LB: How did you figure out your red carpet pose? Was it trial and error? I’m not saying you spend time at home doing it.
Z: Sometimes I do, actually. When I put on an outfit, I will occasionally look at it in the mirror and see what poses work with the silhouette. I do think a little bit about that.
LB: When you look back at photos of yourself on your first-ever red carpet, what would you tell that girl?
Z: Keep doing what you’re doing. When I was 14 and at my first movie premiere, my outfit was a bunch of stuff that I had from Target. And I thought I was fly. I felt cool. To this day, I think that’s really all that matters. Then you know you’re doing the right thing.
LB: Of any fashion or celebrity icon, whose closet would you love to walk into?
Z: Cher. All that custom Bob Mackie that she owned, I want all of that. Cher, if you ever want to style me, Law [Roach] and I would love it.
LB: Just putting it out there. Who else do you think has great style?
Z: I have a picture of Diahann Carroll on my wall. And I take a lot of style inspiration from my grandmothers. I have old pictures — hold on. I’ll show you.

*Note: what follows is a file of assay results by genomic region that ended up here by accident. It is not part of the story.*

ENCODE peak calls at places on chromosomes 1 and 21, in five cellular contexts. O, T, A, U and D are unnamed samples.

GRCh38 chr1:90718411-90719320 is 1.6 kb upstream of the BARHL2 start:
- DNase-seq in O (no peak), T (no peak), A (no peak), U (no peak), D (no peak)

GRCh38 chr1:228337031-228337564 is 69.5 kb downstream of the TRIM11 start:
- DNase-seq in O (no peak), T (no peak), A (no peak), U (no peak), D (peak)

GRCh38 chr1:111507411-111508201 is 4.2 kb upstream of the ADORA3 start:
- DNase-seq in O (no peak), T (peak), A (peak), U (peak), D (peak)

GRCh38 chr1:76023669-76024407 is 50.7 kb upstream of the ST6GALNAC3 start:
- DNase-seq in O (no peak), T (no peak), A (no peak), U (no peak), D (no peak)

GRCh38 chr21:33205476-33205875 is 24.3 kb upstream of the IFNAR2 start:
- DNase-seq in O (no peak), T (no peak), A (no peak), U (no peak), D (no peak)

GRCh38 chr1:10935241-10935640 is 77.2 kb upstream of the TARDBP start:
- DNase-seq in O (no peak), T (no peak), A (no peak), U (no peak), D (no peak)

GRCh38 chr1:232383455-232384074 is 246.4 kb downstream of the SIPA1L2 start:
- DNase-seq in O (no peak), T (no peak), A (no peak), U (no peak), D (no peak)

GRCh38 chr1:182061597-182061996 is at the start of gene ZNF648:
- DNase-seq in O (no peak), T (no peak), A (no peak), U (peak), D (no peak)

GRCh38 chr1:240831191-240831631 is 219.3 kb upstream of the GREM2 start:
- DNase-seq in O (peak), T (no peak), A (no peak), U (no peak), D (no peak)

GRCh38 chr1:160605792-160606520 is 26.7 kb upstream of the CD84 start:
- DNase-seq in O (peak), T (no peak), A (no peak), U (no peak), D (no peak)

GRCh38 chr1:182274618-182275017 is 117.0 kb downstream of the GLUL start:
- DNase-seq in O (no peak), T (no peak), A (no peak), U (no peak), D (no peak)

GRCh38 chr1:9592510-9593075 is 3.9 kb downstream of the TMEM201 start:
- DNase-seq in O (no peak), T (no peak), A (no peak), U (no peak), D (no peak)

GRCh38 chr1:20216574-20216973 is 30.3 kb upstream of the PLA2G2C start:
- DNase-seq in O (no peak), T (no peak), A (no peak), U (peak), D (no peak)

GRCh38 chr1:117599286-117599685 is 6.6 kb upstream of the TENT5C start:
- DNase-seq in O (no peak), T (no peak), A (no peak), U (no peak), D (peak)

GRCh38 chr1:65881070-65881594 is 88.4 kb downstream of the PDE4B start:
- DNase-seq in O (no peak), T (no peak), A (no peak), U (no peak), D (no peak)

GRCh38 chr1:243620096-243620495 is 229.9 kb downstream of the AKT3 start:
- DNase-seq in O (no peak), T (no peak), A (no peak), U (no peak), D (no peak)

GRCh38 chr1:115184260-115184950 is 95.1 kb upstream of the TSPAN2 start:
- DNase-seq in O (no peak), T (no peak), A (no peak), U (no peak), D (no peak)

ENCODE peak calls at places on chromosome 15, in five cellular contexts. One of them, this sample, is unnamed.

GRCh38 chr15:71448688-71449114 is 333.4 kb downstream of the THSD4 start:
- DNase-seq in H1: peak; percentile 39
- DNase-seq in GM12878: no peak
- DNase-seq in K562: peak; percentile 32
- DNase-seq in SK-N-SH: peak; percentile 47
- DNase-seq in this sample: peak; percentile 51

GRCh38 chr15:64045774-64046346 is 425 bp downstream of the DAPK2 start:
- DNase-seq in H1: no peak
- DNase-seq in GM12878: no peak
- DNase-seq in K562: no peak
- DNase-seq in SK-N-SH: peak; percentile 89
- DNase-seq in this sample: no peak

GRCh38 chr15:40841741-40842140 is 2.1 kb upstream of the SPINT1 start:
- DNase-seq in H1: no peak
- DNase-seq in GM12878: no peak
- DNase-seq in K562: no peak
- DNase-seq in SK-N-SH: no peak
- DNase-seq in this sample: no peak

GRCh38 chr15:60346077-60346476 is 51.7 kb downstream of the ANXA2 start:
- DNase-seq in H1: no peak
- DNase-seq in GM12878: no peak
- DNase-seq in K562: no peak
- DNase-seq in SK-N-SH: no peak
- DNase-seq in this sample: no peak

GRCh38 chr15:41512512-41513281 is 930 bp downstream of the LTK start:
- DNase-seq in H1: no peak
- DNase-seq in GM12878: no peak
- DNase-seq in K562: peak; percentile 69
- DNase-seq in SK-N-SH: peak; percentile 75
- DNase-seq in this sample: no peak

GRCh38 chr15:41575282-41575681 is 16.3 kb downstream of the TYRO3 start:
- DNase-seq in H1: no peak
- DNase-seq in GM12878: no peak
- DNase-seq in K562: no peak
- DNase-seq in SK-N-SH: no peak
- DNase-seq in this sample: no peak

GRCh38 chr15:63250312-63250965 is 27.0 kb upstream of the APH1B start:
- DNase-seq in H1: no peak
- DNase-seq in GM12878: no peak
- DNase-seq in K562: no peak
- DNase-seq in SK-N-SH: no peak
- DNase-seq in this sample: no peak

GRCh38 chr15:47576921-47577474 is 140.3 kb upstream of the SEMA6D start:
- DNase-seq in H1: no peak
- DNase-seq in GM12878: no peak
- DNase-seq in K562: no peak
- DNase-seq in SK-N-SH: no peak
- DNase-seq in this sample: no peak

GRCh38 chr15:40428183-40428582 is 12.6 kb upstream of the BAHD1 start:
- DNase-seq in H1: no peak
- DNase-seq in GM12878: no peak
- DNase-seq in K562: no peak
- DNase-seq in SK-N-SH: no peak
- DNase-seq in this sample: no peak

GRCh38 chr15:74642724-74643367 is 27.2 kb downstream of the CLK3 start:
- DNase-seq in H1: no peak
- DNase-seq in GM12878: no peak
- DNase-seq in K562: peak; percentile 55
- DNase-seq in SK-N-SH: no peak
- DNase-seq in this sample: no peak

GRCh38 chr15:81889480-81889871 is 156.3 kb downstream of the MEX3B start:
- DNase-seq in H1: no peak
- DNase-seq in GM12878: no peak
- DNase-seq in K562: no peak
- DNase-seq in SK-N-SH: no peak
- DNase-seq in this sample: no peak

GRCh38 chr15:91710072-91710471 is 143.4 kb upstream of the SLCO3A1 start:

LB: Oh, you have a visual aid.
Z: [Holds up photo of grandmother] Look at her. This monochromatic high-waist pant and top. Her hair was in these braids, and she has a little pump on. It’s just so cute. She had seven kids and always looked phenomenal.
LB: Do you remember your first fashion splurge?
Z: I think it was my first time in Paris for my Disney show [Shake It Up], and I bought this teeny Louis Vuitton bag. It’s pretty cute. I still have it somewhere.
LB: Do you even buy anything anymore? Or do you just go around in Valentino Couture?
Z: [laughs] I’ll tell you what the coolest thing is. When [Valentino creative director] Pierpaolo [Piccioli] comes up with these beautiful silhouettes for me to wear, he has my name stitched on a little tag inside. So all my custom Valentino pieces have a little “Zendaya” on them.
LB: Isn’t it lovely to see beautiful things made by good people?
Z: Yes. He’s been wonderful to share creative space with. He’s always like, “I want you to be who you are. What makes you feel good and confident? I want you to do that.” I appreciate that because it is Valentino, after all. It’s not a small deal.
LB: It is not. You just turned 25. How does that feel?
Z: It feels good. I’m ready for 25, but it’s a little scary. I feel like I just started my 20s, so that’s a little strange to wrap my head around. I’m closer to 30 than I am to 19.
LB: You’re in decline, basically.
Z: It’s all downhill from here.
Lead Image: Schiaparelli Haute Couture dress.
Photography by AB+DM/The Only Agency. Styling by Law Roach. Hair by Kim Kimble/A-Frame Agency. Makeup by Raoúl Alejandre/Opus Beauty. Manicure by Chaun Peth/The Only Agency. Set design by Taja Feistner. Production by Kelsey Stevens Productions.
For more stories like this, pick up the November 2021 issue of InStyle, available on newsstands, on Amazon, and for digital download Oct. 22nd.